Breakthrough discoveries of how the brain stores memories
How do you remember what happened yesterday, or in your childhood, or right now? Norwegian researchers are on the trail of a new and important piece in the large puzzle that is our brain.
Imagine that your brain was unable to remember things in order, as if every memory was just a snapshot, randomly stored in the brain.
"The ability to organise elements into sequences is a fundamental biological function essential for our survival," the Kavli Institute writes in a press release.
If memories were not stored in order, we would not be able to communicate, find our way to places, or remember what we are doing right now. The world would cease to be a place that makes sense.
But how does the brain manage to store memories in the correct order?
Researchers at NTNU’s Kavli Institute believe they have found the answer, recently published in the journal Nature.
“I believe we have found one of the brain's prototypes for building sequences,” Professor Edvard Moser says in the press release.
Video clips, not snapshots
Thinking of memories as snapshots is not a faithful description, according to Edvard Moser. He suggests that we think of memories as videos.
“All your experiences in the world extend over time. One thing happens, then another thing, then a third," Professor May-Britt Moser states in the press release.
But researchers who study activity in the brain often study just short moments. There is a mismatch between what is typically studied, namely milliseconds, and the time the brain typically spends on performing tasks, somewhere between ten seconds and up to several minutes, according to Soledad Gonzalo Cogno from the Kavli Institute. She is the lead researcher behind the new study.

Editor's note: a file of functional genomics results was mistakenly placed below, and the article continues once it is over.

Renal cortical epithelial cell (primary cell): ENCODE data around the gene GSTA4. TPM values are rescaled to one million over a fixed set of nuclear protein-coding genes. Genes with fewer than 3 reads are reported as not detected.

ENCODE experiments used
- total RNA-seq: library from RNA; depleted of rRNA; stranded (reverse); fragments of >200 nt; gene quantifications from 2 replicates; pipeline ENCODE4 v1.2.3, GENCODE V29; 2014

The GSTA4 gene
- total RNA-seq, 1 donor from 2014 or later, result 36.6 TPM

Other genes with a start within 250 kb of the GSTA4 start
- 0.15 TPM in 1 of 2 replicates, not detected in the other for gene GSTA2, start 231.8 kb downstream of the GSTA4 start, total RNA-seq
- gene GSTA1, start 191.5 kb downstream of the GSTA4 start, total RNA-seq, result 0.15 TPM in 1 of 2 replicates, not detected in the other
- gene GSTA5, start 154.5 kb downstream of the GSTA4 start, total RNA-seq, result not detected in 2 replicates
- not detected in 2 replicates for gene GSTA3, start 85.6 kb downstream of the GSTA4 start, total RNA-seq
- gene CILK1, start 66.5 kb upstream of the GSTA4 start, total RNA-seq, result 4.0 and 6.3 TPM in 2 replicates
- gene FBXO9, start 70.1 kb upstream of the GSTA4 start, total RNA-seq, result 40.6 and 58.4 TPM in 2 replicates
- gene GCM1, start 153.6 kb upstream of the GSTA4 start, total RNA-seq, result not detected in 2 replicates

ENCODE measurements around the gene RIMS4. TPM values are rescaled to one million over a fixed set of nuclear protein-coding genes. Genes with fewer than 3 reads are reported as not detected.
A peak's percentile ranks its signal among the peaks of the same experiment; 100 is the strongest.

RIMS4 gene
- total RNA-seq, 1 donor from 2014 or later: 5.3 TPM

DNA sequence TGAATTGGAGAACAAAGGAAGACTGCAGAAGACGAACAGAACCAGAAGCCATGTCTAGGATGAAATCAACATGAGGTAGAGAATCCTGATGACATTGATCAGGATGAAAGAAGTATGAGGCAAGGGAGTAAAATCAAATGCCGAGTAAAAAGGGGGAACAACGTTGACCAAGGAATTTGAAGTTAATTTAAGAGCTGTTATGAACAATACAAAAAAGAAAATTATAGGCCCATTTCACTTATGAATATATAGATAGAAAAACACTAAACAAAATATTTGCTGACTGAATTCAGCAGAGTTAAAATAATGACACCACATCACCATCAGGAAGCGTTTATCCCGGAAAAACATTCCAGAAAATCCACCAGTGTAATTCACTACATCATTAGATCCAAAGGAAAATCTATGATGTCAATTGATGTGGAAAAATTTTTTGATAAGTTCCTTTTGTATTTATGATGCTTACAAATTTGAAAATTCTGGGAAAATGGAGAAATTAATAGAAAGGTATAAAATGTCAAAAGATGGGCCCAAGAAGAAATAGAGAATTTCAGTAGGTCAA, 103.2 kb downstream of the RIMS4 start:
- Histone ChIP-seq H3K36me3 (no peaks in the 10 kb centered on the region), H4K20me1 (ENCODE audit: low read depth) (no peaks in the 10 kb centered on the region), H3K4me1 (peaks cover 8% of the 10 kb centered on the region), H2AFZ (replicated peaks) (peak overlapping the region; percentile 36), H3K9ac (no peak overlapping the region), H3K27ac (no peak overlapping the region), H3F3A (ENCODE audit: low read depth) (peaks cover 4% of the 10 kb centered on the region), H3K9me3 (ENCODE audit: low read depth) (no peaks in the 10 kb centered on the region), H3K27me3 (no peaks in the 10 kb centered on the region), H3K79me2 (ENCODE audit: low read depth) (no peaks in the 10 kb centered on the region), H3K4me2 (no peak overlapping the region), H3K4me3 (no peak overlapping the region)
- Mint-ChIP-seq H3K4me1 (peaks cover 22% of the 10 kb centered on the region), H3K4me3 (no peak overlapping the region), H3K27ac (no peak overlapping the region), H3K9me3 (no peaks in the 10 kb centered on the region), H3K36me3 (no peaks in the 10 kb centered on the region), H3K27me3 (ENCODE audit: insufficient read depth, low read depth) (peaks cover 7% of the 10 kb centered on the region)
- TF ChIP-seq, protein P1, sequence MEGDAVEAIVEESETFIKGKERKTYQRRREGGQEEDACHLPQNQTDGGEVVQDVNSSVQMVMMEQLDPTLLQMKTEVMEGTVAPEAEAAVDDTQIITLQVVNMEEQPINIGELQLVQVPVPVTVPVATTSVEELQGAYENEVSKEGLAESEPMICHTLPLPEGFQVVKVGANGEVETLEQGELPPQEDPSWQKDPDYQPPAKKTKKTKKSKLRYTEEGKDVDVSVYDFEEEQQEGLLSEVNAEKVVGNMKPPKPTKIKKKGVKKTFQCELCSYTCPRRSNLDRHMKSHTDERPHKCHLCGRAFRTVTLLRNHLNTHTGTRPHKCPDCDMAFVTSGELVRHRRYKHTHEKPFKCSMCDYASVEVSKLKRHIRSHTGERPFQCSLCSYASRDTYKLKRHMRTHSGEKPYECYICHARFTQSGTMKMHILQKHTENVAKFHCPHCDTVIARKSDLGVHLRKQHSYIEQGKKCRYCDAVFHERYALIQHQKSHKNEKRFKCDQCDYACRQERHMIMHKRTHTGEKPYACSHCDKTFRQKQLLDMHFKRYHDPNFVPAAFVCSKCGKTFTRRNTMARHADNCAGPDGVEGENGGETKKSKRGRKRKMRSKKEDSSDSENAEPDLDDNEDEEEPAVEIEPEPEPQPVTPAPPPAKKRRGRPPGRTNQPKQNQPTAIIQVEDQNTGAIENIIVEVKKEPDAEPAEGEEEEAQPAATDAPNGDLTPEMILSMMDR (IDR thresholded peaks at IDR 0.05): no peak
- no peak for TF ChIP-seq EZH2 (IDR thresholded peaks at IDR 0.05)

The aim of the mouse experiment led by Cogno was to find out how the brain organises experiences in specific sequences, so that we can navigate and remember things in a functioning way.
Mice in the dark
The Kavli researchers conducted an experiment with mice to find out how the nerve cells, or neurons, talk to each other in the slower rhythm at which many of the brain's functions operate.
But our brain processes huge amounts of information at any given time, so how do we capture these slow memories? To minimise the amount of sensory noise, the mice in the study were placed on a running wheel in a cage that was completely dark. There were no tasks for them to perform, and no reward they could achieve. They could choose whether they wanted to run or rest.
And while the mice had free rein in the dark, the researchers measured what was happening in the medial entorhinal cortex of the mouse brain. This region of the brain, besides being central in the formation of memories, is also responsible for our sense of place.
This is where the Mosers had previously discovered grid cells, often referred to as the brain's GPS in popular science, for which they received the Nobel Prize with John O'Keefe in 2014.
What the researchers found in the mouse brain was a pattern of nerve cells that moved in a sort of coordinated wave, "like rhythms in a symphony," according to the press release. The wave moved slowly. It took two minutes for it to travel through the neural network before starting over again.
Even more exciting, according to the researchers, was that while the nerve cells surged forward, they also organised themselves into ordered sequences.
This finding constitutes the prototype for how the brain stores episodic memory, i.e., the events you remember from life.
Does the pattern change with age?
“This is a breakthrough,” confirms Clive Bramham, a professor from the University of Bergen.
“The findings indicate something fundamental about brain functions related to memory that hasn’t been shown before,” he says.